OsloMet has researchers working in the field of Sámi studies, and will partner with the Centre for Sámi Studies (Sesam) at the University of Tromsø, connecting two of the cities with the largest Sámi populations in all of Norway.
“Looking at the lives of members of indigenous peoples in modern cities is also a promising focus for global and comparative research,” Brekke notes.
Seeking cross-disciplinary inspiration
Ask an ecologist about biodiversity and you’ll get an answer involving the number and relative abundance of different species in a defined area. Is a meadow truly rich in biodiversity if it has 50 different species of wildflowers, but 95% of those flowers are daisies? For decades, ecologists have used indices to measure biodiversity; not so in the social sciences, according to Brekke.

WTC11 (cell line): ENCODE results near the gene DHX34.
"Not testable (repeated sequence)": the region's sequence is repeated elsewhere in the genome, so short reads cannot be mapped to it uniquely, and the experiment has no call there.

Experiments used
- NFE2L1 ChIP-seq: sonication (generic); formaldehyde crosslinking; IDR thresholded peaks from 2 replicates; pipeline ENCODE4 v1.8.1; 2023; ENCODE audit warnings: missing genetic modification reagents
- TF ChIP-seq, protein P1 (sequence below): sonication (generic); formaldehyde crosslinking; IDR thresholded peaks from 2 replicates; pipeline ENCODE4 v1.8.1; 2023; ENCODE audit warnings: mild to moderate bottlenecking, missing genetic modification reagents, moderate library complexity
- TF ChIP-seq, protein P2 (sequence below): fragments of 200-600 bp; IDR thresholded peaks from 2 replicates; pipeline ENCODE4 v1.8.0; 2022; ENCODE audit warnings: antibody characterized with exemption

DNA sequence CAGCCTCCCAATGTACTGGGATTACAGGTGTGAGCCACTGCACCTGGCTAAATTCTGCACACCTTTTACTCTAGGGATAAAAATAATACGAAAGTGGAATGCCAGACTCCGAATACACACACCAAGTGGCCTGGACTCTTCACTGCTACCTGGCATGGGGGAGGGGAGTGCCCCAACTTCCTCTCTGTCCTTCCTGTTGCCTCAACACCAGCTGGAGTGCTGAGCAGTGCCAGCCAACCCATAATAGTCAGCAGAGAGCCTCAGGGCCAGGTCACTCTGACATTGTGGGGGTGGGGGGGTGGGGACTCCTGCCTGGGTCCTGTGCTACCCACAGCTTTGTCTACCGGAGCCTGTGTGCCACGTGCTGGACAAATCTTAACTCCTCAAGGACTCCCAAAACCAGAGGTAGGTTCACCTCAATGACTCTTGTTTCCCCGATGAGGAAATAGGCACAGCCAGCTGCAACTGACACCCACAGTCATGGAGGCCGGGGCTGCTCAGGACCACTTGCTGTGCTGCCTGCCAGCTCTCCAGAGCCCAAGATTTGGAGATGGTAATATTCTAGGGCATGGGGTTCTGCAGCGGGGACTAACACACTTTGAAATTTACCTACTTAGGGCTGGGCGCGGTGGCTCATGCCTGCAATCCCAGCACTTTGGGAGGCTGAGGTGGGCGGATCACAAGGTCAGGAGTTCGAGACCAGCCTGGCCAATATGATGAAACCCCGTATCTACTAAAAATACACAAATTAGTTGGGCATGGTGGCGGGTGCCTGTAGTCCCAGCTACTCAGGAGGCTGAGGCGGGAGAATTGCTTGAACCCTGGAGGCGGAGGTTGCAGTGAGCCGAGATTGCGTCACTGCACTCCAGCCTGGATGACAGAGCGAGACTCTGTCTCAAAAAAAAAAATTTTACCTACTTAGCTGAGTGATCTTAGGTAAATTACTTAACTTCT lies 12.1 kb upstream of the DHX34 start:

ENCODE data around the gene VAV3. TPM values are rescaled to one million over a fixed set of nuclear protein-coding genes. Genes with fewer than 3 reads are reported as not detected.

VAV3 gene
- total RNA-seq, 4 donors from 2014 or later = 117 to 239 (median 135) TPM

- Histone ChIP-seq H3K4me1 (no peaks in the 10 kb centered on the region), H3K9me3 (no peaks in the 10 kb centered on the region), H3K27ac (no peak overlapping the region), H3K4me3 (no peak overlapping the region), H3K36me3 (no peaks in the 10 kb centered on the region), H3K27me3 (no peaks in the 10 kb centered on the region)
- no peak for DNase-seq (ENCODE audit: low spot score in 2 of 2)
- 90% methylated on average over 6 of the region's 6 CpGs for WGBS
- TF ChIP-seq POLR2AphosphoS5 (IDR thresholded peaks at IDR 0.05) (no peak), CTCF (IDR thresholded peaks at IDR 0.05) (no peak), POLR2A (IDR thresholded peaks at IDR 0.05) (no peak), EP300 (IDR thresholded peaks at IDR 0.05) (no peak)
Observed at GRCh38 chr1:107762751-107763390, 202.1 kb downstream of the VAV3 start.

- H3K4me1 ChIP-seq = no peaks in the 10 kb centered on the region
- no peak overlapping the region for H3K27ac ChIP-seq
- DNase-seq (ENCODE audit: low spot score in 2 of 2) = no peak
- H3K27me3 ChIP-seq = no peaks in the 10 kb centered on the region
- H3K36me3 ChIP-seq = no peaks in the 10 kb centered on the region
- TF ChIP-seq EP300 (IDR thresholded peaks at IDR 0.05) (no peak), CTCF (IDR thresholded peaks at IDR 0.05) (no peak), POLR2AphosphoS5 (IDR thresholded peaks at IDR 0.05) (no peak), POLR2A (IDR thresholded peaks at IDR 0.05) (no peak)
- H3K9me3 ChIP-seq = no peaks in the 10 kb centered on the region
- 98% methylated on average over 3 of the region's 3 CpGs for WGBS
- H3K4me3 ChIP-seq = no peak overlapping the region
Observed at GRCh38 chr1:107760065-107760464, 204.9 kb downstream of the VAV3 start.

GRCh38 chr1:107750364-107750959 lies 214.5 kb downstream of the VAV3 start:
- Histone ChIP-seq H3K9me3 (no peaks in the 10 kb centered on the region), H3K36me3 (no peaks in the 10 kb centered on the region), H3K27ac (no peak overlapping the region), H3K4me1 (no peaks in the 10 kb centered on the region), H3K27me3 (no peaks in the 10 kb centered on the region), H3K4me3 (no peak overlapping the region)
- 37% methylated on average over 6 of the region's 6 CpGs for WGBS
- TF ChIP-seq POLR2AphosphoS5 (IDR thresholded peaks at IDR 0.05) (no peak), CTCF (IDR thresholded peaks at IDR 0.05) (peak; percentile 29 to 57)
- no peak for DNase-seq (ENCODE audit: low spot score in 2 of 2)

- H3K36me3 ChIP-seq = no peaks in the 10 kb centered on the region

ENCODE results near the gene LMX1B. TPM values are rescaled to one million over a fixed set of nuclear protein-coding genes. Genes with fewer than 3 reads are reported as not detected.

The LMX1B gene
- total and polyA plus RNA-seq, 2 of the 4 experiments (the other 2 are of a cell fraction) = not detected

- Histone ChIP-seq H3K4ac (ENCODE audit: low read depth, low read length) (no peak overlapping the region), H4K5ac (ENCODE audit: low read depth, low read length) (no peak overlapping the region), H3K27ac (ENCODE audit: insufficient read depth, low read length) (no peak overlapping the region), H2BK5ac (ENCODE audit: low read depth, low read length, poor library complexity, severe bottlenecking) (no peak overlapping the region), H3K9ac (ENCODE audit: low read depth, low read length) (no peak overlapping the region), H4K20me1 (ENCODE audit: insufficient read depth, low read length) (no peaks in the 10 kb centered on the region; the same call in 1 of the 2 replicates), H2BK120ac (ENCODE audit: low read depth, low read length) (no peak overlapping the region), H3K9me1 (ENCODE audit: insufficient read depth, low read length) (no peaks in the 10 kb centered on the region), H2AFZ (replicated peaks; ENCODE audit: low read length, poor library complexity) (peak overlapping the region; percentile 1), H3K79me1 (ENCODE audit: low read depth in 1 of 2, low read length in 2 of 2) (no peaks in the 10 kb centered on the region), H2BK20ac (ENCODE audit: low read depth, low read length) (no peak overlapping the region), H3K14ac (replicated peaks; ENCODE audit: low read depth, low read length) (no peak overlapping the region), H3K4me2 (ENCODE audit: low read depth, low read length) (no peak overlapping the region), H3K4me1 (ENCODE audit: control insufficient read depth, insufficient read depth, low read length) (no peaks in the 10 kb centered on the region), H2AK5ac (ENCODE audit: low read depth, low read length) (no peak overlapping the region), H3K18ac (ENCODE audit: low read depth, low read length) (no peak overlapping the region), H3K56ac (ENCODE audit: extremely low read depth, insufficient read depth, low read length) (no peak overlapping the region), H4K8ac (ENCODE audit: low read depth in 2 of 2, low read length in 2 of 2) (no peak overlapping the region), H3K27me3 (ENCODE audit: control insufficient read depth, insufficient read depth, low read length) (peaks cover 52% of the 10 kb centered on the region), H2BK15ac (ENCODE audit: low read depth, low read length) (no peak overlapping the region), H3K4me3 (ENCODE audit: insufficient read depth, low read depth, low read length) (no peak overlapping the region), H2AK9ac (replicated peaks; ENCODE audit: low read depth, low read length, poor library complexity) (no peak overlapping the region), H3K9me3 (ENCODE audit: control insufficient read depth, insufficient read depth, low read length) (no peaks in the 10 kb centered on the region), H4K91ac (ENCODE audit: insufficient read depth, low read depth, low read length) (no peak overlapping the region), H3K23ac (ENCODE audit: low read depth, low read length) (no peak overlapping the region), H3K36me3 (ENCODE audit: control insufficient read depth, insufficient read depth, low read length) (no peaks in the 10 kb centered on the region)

“I think it is fascinating to try to relate the concept of diversity, the way it is used in social science, to the biological concept … simply by doing that, we can see some of the weaknesses in the ways the concept of diversity is normally used,” Brekke says.
“We need to talk to other disciplines and see what we can learn from them.”
Shaping the political agenda
In addition to challenging assumptions, DISCO aims to influence the political agenda. “There are super important global concepts that are in many ways rooted in social science that become globalised and localised in various ways,” Brekke says.
He points to Norwegian debates regarding racism as colored by debates in the U.S., often transplanted without consideration of historical and political context.
In a nutshell, the real issues facing Norwegian society cannot be addressed if the narrative we use is not attuned to nuance. By bringing perspective to Norwegian debate, DISCO hopes to be a “power hub in diversity studies,” as Kolshus puts it, for many years to come.